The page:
Philosophy Lexicon of Arguments

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Explanation: making a statement in relation to an event, a state, a change or an action that was described before by a deviating statement. The statement will often try to involve circumstances, history, logical premises, causes and causality. See also description, statements, theories, understanding, literal truth, best explanation, causality, cause, completeness.

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Annotation: The above characterizations of concepts are neither definitions nor exhausting presentations of problems related to them. Instead, they are intended to give a short introduction to the contributions below. – Lexicon of Arguments.

 
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I 71
Explanation/behavior/Peacocke: assuming, the spatial relations of a subject determine its settings - problem: then we could explain the behavior solely from the accepted beliefs of the subject without mentioning the spatial relations.
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I 81
Tight explanation/Peacocke: E.g. someone has only the terms "there is an F", "there are two Fs", "There are three Fs" and "the Fs are numerically equivalent to the Gs". - Then operations with higher numbers are explainable with these few terms. - E.g. He actually arranges 20 pebbles and pieces of gold one to one. - Then there is no difference in his intentional actions without one which is formulated with its few terms. - Problem: such an unstructured ability would then be necessary and a priori. "Numerically equivalent"/numerical equality: can be treated as an unstructured operator of 2nd order.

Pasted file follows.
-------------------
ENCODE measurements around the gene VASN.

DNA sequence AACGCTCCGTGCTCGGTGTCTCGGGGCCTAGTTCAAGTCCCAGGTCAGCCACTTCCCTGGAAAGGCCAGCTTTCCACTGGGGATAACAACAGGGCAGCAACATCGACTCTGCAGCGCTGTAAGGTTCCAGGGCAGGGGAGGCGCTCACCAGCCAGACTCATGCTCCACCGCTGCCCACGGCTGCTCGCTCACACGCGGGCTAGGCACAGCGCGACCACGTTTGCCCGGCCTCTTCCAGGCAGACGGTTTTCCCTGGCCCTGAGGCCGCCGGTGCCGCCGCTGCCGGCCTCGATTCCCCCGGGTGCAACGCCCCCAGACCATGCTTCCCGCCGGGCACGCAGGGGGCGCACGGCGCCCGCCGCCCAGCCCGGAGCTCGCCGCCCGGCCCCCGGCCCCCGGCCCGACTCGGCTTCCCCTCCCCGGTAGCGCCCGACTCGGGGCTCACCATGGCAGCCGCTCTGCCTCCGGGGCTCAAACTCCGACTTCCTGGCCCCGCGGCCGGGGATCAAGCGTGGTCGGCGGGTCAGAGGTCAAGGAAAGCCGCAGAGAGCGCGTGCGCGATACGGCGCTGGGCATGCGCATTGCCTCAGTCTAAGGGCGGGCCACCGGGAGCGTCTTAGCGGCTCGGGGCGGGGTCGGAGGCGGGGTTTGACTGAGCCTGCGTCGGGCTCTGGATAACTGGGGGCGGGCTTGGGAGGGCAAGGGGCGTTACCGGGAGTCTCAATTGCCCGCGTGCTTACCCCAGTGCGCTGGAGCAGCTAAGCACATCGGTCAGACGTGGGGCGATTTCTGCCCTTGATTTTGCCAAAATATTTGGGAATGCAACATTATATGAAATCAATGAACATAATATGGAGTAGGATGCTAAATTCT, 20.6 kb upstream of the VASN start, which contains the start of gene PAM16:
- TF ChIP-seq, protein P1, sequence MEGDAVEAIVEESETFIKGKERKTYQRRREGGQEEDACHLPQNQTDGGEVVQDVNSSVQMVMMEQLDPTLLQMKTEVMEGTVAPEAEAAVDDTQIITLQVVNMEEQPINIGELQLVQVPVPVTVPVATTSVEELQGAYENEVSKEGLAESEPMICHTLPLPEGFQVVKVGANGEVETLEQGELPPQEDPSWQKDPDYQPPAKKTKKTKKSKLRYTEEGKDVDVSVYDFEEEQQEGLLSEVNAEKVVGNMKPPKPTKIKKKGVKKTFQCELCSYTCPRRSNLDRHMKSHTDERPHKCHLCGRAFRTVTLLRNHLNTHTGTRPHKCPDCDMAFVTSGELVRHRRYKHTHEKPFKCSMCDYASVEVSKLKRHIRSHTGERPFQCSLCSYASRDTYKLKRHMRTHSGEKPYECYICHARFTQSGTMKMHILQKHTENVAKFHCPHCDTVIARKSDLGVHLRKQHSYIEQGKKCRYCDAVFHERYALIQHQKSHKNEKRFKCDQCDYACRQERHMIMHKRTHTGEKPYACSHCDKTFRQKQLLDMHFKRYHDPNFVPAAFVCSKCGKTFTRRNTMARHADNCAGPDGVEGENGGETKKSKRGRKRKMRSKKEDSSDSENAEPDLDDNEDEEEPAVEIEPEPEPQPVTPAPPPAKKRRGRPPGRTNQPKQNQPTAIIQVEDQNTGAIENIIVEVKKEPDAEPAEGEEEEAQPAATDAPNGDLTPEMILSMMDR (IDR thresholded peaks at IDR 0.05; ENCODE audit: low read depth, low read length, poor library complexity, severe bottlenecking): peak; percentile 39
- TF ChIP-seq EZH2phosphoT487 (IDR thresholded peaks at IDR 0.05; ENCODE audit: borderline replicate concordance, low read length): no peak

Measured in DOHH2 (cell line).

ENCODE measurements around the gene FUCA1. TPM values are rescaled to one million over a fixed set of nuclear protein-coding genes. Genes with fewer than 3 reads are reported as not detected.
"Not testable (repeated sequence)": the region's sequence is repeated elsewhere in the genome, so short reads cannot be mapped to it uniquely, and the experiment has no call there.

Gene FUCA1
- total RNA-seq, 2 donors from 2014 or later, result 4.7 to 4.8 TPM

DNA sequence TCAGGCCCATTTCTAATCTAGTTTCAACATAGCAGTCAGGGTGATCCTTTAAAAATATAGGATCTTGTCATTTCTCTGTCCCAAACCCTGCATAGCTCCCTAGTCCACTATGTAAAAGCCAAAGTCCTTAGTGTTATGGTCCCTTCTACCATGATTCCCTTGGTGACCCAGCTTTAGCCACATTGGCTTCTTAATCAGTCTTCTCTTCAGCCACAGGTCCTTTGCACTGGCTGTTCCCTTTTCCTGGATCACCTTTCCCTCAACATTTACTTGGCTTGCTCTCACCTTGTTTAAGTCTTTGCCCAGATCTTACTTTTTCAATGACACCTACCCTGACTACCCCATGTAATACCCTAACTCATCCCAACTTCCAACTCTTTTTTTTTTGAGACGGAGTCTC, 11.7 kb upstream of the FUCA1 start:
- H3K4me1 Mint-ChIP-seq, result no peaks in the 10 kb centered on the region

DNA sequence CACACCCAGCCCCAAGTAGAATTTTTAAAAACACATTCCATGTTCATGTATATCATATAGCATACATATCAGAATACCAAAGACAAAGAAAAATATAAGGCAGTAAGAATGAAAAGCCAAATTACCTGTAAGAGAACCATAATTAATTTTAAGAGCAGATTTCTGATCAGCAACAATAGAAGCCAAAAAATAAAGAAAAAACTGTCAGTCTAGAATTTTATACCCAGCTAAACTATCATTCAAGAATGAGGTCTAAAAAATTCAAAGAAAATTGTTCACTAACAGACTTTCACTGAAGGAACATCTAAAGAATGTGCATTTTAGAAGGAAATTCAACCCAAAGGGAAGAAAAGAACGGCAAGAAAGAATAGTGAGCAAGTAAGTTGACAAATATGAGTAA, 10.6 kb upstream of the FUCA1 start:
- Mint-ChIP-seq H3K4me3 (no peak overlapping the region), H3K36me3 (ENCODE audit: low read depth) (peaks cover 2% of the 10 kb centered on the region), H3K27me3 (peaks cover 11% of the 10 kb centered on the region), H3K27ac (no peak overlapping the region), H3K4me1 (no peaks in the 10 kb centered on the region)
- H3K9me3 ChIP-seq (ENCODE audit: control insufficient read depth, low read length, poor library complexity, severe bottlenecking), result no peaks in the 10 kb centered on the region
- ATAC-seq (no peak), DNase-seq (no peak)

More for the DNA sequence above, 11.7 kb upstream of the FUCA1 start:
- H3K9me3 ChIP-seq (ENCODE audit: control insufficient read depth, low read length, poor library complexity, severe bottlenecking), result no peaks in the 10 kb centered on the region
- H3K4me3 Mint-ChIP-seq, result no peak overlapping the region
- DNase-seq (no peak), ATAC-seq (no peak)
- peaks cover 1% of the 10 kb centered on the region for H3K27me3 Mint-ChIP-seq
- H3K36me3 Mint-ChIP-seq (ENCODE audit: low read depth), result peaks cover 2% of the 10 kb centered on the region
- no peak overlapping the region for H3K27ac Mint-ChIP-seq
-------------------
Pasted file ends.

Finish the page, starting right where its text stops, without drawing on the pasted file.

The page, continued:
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I 133ff
Explanation/Peacocke/Nozick: must rely on the nature of the object, not on the manner of givenness. - ((S) intension: is virtually equated with appearance- "nature" with "real object".)
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I 185
Action explanation/Peacocke: by properties of objects - explanation of thoughts: by specific markings - better: by the object itself.
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I 192
Action explanation/Peacocke: in the case of properties no specific object is meant: E.g. "red lamp", not "John's favorite color" - demonstrative: specific object, descriptively: can also be another object.


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Explanation of symbols: Roman numerals indicate the source, arabic numerals indicate the page number. The corresponding books are indicated on the right hand side. ((s)…): Comment by the sender of the contribution.

Pea I
Chr. R. Peacocke
Sense and Content Oxford 1983


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Ed. Martin Schulz, access date 2017-11-19